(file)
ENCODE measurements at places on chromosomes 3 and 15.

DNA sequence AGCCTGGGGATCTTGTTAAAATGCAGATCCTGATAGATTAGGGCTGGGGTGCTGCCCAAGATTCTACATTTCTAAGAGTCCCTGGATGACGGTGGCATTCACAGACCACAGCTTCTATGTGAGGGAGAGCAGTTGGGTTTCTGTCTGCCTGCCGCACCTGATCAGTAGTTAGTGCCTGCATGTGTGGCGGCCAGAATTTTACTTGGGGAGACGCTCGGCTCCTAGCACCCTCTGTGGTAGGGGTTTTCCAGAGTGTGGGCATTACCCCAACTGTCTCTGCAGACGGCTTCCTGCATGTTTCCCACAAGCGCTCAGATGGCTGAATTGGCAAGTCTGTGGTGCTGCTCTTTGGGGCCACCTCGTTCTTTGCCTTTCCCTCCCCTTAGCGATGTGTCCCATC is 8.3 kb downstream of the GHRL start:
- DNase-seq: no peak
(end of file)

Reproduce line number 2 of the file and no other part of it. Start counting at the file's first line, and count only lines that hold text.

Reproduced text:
DNA sequence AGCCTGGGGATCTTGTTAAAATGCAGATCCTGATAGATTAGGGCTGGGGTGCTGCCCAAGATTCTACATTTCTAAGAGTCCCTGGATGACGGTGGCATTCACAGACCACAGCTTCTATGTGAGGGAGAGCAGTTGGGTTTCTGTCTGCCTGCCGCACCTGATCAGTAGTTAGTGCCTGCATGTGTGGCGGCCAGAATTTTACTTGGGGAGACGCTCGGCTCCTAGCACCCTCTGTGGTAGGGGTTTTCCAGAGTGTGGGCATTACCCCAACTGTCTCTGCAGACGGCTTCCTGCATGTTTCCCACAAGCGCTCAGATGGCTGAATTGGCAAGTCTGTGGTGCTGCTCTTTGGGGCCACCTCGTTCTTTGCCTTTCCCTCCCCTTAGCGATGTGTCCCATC is 8.3 kb downstream of the GHRL start: